We do our children and ourselves a disservice when we don’t have these difficult conversations as a part of our collective curriculums. However, many teachers from various walks of life are neither well-versed nor fully comfortable discussing race on any level with their students. Not talking about racism won’t make it go away. If anything, not talking about racism in the classroom further perpetuates racist ideologies that are, at their root, born out of ignorance. Education’s goal is to dispel ignorance and replace it with truth.

With that being said, just how many teachers feel equipped to facilitate lessons that touch heavily upon race in the classroom? Not nearly enough.

According to Teaching Tolerance, “The dialogue about race should start in the classroom — the teacher-prep classroom, that is. Preservice teachers should be exploring multiculturalism and discussing ways to honor diversity in their future classrooms.”

But often, Hilton Kelly, a professor of education at Davidson College in North Carolina told the site, the coursework isn’t giving future teachers the training they need to talk about race. “Even when future teachers take courses on diversity and multiculturalism,” Kelly said, “those courses don’t take the critical approach to race that future teachers truly need.”

“Food, folklore and festivals are not the same as an analysis of race in America,” Kelly argued.

But an analysis of race in America is exactly what needs to happen. Furthermore, it can’t just be teachers of color solely facilitating such lessons in their classrooms.

I don’t want to write about the events going on in Virginia. I don’t want to think about it. I’m so tired of the hatred and I long for peace, but I can’t very well in good conscience remain silent. That would be akin to protesting with those hate-mongers in Virginia last weekend. I can’t just write about back-to-school shopping, lesson planning, and business-as-usual while my brothers and sisters in Virginia are being murdered in cold blood by white supremacist American Nazis.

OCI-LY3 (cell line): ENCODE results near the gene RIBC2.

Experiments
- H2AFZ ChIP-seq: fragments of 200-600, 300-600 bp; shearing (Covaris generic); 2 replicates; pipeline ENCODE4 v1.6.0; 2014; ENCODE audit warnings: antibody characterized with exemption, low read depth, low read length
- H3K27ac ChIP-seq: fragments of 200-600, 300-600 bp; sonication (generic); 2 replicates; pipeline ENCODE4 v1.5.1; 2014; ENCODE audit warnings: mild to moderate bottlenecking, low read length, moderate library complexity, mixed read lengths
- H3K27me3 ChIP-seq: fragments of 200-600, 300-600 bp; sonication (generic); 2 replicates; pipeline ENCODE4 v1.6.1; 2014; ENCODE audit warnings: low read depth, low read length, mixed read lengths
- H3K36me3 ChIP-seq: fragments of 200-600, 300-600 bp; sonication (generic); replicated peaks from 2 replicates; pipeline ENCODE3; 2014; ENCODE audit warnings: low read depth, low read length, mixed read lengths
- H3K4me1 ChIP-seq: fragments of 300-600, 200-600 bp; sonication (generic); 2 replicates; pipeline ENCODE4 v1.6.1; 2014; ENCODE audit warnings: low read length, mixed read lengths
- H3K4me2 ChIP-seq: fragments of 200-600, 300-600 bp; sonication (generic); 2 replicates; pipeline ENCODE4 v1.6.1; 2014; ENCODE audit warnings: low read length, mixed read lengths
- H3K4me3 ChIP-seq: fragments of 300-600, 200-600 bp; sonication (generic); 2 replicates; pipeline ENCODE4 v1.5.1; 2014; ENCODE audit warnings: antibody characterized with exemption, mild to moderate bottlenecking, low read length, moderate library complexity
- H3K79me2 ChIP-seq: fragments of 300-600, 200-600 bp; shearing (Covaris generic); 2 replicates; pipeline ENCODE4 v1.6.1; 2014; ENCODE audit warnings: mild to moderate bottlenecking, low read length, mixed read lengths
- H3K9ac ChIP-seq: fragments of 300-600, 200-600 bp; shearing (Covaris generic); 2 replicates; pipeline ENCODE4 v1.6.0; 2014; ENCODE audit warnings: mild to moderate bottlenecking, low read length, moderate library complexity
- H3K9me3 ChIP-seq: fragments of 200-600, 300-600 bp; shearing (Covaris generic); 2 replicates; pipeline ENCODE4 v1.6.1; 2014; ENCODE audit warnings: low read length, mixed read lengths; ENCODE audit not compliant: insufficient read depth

Are the children of Virginia safe? Are our children anywhere safe? What can I do to make a difference within the hearts and minds of the children whom I teach? If education is our best vehicle for bringing about change — which it is— how am I going to infuse the lessons I teach with critical thinking and analysis about racism in the United States for the seventh-graders entrusted in my care? How are other educators planning to address these events with their students at every grade-level?

I pose these questions to all who are reading. Whether you are a teacher, a student, a parent, an administrator, or a community member, I plead with you to work together to create answers that work toward healthy conversations and hands-on action in the fight against racism.

Vivett Dukes is a teacher at Queens Collegiate: A College Board School. A version of this post first appeared on New York School Talk